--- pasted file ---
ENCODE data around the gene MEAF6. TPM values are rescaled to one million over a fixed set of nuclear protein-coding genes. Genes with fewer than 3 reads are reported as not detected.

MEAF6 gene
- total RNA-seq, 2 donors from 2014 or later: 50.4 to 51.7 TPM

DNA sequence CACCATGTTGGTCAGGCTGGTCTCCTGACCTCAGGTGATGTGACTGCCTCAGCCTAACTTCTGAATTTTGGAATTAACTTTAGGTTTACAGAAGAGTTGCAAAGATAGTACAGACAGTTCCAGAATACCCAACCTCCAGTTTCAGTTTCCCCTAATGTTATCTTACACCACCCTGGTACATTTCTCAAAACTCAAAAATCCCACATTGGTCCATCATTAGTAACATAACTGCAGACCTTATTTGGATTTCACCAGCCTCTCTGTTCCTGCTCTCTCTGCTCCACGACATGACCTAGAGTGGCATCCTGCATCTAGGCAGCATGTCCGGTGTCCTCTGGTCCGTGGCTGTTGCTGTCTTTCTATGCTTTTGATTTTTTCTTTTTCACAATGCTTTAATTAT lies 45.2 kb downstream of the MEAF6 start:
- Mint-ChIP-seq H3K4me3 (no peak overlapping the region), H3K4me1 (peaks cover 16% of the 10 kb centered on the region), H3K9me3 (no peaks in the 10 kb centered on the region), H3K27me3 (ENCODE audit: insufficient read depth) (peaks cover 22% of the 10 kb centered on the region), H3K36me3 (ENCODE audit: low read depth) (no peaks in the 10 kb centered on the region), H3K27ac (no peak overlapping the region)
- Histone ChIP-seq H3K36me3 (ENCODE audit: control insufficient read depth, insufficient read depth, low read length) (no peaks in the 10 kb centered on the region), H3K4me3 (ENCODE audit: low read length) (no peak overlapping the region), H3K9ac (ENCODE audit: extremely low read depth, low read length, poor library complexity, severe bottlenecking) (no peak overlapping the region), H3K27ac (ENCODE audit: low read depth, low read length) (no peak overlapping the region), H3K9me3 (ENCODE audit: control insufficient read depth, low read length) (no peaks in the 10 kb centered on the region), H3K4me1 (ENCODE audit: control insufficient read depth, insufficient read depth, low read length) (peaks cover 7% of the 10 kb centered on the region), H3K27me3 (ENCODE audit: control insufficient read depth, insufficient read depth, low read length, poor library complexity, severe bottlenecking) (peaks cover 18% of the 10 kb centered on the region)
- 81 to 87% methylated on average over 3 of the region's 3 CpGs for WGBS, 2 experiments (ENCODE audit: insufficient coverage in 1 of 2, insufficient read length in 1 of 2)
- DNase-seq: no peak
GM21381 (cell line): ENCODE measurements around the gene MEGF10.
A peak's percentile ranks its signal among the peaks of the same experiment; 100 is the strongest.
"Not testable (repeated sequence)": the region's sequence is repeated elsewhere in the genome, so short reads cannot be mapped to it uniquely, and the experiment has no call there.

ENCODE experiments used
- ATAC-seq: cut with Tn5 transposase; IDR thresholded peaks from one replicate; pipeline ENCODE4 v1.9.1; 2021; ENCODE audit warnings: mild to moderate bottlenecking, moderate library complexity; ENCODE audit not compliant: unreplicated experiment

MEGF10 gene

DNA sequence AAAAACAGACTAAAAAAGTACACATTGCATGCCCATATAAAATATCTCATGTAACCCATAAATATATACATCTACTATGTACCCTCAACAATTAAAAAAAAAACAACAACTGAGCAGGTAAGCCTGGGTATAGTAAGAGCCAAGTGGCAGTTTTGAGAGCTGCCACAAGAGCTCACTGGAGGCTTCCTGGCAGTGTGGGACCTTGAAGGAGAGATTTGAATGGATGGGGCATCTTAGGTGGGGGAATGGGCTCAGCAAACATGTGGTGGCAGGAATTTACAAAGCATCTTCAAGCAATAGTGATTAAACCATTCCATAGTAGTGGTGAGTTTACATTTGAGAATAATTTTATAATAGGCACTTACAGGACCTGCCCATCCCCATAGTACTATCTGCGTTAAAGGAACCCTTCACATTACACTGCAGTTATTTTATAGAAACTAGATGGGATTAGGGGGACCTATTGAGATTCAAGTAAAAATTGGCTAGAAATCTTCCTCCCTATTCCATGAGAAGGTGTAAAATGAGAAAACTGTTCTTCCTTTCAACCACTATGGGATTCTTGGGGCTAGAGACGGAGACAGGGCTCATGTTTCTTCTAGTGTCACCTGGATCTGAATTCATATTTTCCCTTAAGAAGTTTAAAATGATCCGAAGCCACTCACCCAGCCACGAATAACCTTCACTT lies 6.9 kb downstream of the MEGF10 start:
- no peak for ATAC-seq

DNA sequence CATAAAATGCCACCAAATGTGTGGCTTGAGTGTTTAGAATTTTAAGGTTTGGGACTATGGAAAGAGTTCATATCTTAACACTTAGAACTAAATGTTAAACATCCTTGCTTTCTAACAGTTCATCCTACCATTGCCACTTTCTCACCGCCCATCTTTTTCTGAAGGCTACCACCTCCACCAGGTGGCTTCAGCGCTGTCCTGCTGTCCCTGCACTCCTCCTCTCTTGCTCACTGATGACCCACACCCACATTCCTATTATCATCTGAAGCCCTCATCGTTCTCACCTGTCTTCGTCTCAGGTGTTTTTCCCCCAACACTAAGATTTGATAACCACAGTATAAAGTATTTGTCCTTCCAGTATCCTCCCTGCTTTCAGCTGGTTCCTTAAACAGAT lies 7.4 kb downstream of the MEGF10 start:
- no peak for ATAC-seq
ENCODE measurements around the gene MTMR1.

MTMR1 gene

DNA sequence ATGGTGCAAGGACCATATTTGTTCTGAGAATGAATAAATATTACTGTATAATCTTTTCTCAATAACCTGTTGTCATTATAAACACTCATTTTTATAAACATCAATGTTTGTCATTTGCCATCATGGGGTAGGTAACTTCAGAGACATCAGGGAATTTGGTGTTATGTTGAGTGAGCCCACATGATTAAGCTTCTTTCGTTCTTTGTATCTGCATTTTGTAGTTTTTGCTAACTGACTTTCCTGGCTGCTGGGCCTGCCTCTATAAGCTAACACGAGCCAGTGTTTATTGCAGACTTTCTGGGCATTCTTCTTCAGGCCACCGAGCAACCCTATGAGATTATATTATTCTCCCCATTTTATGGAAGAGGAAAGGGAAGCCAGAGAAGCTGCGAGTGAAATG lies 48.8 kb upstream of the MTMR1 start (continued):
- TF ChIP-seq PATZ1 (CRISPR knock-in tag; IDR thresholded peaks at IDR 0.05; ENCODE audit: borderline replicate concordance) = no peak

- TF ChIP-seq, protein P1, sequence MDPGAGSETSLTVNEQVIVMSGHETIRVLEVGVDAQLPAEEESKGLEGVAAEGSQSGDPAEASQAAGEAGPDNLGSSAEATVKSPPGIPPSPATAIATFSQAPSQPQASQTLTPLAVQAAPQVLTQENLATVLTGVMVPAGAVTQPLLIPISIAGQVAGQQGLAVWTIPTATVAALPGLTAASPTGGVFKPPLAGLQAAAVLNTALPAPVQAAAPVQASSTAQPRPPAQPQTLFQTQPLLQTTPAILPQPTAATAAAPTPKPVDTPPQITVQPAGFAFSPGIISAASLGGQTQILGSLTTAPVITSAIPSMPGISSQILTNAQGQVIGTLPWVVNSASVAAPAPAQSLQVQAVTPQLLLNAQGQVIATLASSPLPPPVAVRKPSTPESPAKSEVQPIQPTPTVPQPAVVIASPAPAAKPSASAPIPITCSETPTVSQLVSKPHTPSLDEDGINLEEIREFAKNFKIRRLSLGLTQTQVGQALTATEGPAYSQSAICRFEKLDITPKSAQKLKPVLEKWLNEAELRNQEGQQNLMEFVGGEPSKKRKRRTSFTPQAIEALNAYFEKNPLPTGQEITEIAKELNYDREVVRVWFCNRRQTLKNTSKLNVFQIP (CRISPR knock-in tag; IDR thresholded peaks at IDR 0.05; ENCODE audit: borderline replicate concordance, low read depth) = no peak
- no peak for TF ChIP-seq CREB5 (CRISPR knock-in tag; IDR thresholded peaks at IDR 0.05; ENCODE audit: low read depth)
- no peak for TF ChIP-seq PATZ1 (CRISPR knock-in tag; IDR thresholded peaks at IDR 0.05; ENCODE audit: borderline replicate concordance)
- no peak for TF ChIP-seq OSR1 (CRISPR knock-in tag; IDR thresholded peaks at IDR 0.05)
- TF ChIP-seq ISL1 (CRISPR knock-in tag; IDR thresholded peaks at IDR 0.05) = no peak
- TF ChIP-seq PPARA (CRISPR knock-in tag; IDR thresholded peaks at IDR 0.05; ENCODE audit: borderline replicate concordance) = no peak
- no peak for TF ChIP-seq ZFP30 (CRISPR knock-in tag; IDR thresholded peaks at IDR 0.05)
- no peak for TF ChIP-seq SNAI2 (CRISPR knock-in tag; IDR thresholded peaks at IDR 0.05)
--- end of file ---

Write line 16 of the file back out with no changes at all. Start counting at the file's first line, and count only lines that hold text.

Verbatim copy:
- no peak for ATAC-seq